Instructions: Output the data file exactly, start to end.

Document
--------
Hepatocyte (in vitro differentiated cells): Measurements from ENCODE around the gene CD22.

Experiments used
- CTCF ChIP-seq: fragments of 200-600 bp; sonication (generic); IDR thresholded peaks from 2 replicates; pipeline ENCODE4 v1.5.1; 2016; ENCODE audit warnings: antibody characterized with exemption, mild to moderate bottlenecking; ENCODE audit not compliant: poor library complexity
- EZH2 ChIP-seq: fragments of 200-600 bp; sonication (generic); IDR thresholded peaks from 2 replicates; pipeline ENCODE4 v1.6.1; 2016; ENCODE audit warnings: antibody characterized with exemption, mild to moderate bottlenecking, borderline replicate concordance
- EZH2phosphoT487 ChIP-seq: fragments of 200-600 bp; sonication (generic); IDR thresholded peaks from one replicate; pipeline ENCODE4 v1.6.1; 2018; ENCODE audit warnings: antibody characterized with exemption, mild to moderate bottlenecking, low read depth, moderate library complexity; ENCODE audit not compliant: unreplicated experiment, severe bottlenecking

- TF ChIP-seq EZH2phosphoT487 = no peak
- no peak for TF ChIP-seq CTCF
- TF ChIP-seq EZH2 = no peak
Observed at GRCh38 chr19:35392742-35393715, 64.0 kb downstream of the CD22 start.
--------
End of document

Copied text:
Hepatocyte (in vitro differentiated cells): Measurements from ENCODE around the gene CD22.

Experiments used
- CTCF ChIP-seq: fragments of 200-600 bp; sonication (generic); IDR thresholded peaks from 2 replicates; pipeline ENCODE4 v1.5.1; 2016; ENCODE audit warnings: antibody characterized with exemption, mild to moderate bottlenecking; ENCODE audit not compliant: poor library complexity
- EZH2 ChIP-seq: fragments of 200-600 bp; sonication (generic); IDR thresholded peaks from 2 replicates; pipeline ENCODE4 v1.6.1; 2016; ENCODE audit warnings: antibody characterized with exemption, mild to moderate bottlenecking, borderline replicate concordance
- EZH2phosphoT487 ChIP-seq: fragments of 200-600 bp; sonication (generic); IDR thresholded peaks from one replicate; pipeline ENCODE4 v1.6.1; 2018; ENCODE audit warnings: antibody characterized with exemption, mild to moderate bottlenecking, low read depth, moderate library complexity; ENCODE audit not compliant: unreplicated experiment, severe bottlenecking

- TF ChIP-seq EZH2phosphoT487 = no peak
- no peak for TF ChIP-seq CTCF
- TF ChIP-seq EZH2 = no peak
Observed at GRCh38 chr19:35392742-35393715, 64.0 kb downstream of the CD22 start.